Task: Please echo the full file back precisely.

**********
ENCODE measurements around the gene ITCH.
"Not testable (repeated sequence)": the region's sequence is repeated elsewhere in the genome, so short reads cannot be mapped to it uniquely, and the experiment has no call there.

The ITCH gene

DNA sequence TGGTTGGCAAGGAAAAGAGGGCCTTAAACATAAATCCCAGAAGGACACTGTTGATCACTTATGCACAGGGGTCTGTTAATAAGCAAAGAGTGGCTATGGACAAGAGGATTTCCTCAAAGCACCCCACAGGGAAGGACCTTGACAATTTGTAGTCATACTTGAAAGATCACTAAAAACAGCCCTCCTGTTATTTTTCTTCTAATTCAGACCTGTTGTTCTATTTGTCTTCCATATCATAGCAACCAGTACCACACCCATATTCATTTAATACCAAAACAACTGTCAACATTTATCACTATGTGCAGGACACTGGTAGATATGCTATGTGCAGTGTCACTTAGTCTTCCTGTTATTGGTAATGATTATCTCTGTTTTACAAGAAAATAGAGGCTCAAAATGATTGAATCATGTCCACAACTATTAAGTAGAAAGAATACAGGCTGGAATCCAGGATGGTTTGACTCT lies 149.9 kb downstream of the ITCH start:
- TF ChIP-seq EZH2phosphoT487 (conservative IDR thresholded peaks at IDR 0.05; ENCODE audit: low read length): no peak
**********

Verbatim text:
ENCODE measurements around the gene ITCH.
"Not testable (repeated sequence)": the region's sequence is repeated elsewhere in the genome, so short reads cannot be mapped to it uniquely, and the experiment has no call there.

The ITCH gene

DNA sequence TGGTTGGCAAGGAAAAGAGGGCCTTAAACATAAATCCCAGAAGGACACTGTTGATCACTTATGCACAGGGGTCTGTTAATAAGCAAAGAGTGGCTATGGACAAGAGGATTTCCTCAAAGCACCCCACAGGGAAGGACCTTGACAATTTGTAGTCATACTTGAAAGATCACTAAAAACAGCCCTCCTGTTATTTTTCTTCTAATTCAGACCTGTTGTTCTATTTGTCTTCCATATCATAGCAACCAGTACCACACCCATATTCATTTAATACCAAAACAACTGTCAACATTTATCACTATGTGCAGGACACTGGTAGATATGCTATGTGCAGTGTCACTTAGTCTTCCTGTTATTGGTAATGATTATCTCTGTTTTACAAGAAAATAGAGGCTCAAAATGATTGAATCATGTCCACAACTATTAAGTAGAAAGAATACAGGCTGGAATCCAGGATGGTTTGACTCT lies 149.9 kb downstream of the ITCH start:
- TF ChIP-seq EZH2phosphoT487 (conservative IDR thresholded peaks at IDR 0.05; ENCODE audit: low read length): no peak